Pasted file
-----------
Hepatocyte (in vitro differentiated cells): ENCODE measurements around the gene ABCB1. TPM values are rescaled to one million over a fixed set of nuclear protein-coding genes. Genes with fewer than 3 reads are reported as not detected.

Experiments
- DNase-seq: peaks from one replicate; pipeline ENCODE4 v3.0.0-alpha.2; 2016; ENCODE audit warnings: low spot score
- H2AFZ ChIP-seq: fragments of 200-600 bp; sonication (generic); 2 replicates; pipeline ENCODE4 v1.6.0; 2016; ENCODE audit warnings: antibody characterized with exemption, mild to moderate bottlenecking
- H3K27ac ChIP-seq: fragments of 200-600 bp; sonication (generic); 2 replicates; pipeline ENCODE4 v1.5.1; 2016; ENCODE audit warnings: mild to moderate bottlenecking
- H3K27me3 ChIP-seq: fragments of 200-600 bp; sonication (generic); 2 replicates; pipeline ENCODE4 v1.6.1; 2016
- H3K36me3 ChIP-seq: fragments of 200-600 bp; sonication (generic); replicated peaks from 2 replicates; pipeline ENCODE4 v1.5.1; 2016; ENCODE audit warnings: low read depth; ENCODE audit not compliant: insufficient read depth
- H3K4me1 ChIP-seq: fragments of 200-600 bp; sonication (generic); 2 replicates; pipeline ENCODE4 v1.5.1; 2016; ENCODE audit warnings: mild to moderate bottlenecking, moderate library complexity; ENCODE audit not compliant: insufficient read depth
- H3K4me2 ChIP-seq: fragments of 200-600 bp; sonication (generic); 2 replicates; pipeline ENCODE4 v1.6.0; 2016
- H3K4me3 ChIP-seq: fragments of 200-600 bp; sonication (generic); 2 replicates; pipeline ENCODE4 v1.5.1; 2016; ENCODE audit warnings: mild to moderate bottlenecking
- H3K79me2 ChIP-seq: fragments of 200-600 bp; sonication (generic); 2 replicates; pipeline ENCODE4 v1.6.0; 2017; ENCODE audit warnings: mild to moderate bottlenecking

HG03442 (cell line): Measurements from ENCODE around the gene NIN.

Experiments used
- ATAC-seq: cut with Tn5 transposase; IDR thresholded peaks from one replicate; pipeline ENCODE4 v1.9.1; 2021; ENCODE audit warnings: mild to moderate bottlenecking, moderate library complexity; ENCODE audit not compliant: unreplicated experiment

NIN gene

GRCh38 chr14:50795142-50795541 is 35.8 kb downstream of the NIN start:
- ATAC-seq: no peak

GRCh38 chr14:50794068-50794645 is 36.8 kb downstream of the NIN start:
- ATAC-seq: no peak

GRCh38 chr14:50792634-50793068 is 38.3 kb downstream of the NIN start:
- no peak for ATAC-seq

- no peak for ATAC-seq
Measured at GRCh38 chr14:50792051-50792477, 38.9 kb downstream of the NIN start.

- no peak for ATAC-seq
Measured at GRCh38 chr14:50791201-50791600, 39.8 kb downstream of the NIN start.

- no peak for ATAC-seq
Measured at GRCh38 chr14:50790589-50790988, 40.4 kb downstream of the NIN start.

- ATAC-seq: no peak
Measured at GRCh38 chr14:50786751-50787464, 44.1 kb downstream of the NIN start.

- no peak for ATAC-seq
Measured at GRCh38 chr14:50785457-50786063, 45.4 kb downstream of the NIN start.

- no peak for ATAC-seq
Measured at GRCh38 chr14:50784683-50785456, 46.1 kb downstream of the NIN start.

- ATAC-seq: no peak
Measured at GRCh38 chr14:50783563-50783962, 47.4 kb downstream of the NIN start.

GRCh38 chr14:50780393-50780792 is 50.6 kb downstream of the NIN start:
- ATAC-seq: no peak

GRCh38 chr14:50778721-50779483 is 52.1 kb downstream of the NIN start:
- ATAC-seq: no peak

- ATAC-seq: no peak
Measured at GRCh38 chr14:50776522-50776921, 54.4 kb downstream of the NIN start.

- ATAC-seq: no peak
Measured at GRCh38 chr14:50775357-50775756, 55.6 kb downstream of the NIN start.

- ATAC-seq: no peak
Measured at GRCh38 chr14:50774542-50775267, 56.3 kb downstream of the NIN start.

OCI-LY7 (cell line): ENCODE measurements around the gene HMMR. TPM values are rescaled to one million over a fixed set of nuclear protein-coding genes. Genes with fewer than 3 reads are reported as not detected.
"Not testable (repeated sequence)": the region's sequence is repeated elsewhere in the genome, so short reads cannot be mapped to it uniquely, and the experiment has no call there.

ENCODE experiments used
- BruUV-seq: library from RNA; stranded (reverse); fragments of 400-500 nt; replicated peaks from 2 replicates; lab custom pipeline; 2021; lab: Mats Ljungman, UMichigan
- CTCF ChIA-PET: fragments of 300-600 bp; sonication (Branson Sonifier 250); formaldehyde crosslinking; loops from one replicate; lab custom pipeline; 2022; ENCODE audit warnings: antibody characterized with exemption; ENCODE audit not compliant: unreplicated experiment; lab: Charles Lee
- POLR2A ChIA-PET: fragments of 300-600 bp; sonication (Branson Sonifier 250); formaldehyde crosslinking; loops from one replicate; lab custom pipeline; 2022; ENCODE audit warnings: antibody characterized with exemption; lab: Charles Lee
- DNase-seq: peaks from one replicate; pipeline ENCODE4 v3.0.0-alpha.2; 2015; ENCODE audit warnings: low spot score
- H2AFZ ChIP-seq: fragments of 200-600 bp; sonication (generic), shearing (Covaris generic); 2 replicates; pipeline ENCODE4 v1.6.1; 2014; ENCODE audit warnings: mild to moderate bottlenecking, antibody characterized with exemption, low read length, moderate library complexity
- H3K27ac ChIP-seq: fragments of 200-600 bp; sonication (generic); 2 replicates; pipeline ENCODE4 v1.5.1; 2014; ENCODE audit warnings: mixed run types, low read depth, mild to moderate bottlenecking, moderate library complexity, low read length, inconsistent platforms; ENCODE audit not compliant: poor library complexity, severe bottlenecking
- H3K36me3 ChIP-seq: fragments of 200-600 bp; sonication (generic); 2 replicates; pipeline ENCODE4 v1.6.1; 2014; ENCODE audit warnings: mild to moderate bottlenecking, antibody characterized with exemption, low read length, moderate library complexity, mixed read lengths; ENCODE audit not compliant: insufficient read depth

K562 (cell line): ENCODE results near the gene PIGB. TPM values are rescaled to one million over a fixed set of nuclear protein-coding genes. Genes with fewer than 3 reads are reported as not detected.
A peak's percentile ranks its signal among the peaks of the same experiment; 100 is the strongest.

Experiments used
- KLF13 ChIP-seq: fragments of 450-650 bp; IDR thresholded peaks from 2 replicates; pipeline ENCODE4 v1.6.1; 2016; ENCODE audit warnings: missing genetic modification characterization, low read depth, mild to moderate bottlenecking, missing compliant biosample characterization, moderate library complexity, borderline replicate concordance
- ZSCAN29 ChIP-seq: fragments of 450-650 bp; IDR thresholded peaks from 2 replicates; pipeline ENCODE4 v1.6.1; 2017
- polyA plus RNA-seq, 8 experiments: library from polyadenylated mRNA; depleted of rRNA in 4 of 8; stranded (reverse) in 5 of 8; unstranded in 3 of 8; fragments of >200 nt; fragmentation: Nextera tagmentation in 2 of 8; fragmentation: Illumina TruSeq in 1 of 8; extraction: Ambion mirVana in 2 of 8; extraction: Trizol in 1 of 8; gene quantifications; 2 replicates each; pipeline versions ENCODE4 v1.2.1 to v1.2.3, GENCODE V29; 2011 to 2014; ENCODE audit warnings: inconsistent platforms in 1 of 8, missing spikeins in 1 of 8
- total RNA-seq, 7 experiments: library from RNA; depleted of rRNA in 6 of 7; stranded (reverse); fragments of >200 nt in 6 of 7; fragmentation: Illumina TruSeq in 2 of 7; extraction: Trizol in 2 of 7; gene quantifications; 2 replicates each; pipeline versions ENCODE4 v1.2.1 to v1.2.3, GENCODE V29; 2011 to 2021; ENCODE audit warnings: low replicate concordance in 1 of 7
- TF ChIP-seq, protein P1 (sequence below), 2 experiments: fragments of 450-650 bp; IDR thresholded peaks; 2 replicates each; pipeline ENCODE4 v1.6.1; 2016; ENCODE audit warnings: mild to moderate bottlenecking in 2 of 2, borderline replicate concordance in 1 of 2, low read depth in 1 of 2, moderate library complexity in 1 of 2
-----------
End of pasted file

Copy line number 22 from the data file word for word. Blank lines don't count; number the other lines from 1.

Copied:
- no peak for ATAC-seq